After I wowed the audience with those nuggets of wisdom, it was time for the “sniffing” activity. I’m not sure who figured this out, but if you hold a flashlight just in front of your nose and direct it at the ground, you’ll see a sparkle whenever a spider’s eyes reflect the light. It’s best to move your head with the flashlight as you scan the grass, but it does work.
There’s no actual sniffing of arachnids (thankfully); the program name simply helps kids remember where to hold their flashlight when hunting for spiders. Whenever a child successfully located a spider, I would encourage them to take a closer look. I was always amazed at how willing they were to get down on the ground, face-to-face, with a creepy crawly spider. That program definitely changed a few minds, including mine.
We’re Going on a Spider Hunt
To keep things more informal, try giving your kids a spider scavenger hunt. You can download my scavenger hunt below. It’s geared more toward species found in the central U.S., and I didn’t go any further than general classes of spiders (versus specific species).
When I suggested to my kids that we go sniffing for spiders one night, I got a definitive “NO!” from my daughter. But when I showed them how to find the spiders, the race was on. I was careful to stay with them throughout the hunt to make sure they didn’t get into any trouble. I like to think that experience helped them understand a little more about these beneficial creatures.
They still overreact a bit when they see them in the house, but once the surprise wears off, they take another look out of curiosity. That’s really all I hoped for, to be honest.
Spiders, bees, wasps, and snakes will always get a bad rap. If we can succeed in teaching our children to respect these creatures, we’ll be one step closer to demystifying them. Don’t get me wrong, we’re looking for a healthy respect, which means it should be paired with a dash of caution. Children still need to understand what can happen if they get too close to certain animals.
Brown Recluse – Image credit: Arch Baker
Beware of These Species
In the central United States, there are a couple of species of spiders that we warn our children to stay away from on a regular basis: the black widow and brown recluse. These spiders, unlike other common species, produce bites that are harmful to humans.
A brown recluse spider bite can be mild, causing an itchy bump similar to a mosquito bite. However, in severe cases, this spider’s bite can produce a sharp pain followed by a burning sensation. The skin around the bite reddens and begins to die, producing a deep ulcer that can take weeks to heal.
A black widow spider bite is quite the opposite, although most people don’t know they’ve been bitten at first. After a while, pain will gradually build in the back and belly. The pain can last hours or days, depending on the body’s ability to neutralize the venom.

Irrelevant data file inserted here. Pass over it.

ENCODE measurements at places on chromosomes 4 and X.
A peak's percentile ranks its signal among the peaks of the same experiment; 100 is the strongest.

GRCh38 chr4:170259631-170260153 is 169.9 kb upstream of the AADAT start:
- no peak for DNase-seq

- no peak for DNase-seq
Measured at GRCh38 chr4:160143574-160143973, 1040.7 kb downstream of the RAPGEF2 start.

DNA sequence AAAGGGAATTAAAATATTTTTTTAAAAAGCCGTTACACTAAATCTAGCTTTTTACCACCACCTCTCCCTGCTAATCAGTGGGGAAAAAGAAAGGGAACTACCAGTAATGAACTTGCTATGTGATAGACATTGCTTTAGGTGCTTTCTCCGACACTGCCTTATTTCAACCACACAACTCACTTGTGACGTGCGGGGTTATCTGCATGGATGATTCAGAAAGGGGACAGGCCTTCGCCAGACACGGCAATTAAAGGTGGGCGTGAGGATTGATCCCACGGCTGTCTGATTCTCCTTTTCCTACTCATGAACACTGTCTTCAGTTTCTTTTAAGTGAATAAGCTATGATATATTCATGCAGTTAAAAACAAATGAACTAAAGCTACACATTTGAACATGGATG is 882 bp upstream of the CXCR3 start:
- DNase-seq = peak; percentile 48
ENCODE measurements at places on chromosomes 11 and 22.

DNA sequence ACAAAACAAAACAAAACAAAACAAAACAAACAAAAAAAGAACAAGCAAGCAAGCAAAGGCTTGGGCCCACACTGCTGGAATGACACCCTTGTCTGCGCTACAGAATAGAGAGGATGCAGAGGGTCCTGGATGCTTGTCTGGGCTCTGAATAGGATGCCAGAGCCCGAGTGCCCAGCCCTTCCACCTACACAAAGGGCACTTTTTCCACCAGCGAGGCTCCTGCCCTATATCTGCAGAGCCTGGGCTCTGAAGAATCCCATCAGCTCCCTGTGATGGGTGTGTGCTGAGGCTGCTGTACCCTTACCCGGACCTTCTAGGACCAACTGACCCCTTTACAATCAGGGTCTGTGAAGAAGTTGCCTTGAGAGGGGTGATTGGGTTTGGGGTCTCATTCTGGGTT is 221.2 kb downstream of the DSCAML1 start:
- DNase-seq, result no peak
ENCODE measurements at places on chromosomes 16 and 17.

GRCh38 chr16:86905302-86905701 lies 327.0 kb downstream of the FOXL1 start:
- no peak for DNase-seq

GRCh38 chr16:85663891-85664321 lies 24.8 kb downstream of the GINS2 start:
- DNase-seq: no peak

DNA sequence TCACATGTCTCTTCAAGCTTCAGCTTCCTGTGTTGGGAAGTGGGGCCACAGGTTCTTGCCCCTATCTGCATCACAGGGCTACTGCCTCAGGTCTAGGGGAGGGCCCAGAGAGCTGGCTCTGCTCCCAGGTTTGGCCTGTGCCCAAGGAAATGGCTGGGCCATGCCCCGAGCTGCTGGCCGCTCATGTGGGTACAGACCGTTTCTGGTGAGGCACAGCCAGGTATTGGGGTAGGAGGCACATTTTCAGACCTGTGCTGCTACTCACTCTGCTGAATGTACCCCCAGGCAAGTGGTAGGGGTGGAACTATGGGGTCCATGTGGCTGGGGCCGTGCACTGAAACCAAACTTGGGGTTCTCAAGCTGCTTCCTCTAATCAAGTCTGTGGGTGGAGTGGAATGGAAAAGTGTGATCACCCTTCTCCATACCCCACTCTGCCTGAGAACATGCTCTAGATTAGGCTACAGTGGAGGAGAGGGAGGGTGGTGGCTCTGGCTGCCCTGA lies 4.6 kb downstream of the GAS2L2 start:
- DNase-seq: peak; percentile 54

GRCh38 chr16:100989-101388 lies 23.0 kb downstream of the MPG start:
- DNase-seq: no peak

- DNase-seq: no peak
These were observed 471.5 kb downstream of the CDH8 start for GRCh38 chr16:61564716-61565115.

Brown recluses tend to be found in homes more often than black widows. If you have cardboard boxes in your house or garage, you may have brown recluse spiders. They love cardboard. My advice:
Get rid of all cardboard boxes and replace them with plastic storage tubs.
Black widows, on the other hand, prefer forest habitat. The campground amphitheater where I presented all those Spider Sniffs back in the day was flanked by woods, so I almost always found a black widow or two in the vicinity.
Even these spiders, despite their danger to humans, have a place and purpose. They feed on insects and are preyed upon in turn by larger animals. I won’t lie; any brown recluse I’ve found in my home in the past was immediately squashed. I’ve seen what they can do. Black widows, however, are left alone. They’re outside and not hurting anyone. In my book, that means they can go about their business as usual.
No, this isn’t George, but look at those eyelashes!
George, the Spider on My Mantle
George was the name I gave a house spider that built a fairly extensive web in the corner where my fireplace mantle met the wall in our family room. George had a small body and long spindly legs, so he was hard to see. People noticed George’s web more than they noticed him and asked why I didn’t dust more often.
Now that I’m older and sometimes wiser, I took no offense at the dusting comments. Instead, I simply told them what I told those two women in that nature center bathroom all those years ago:
“That’s where George lives. He takes care of the bugs the kids let in, so we leave him alone.”
Spiders don’t live forever. One day, when I was dusting around George’s home, I noticed he wasn’t moving. No more George, so I finally gave in to my friends’ dusting recommendations and demolished George’s home. Hopefully one day soon, another house spider will take his place. I’m not sure if I preferred having a spider around or I just didn’t want to dust, but I like to think that George was my buddy.
I hope the stories I provided here give you the courage to teach your kids about spiders. If you try the sniffing technique, tell me how it went in the comment section below. In the meantime, happy spider hunting! Oh, and don’t hug them…seriously, they don’t appreciate it as much as the trees do!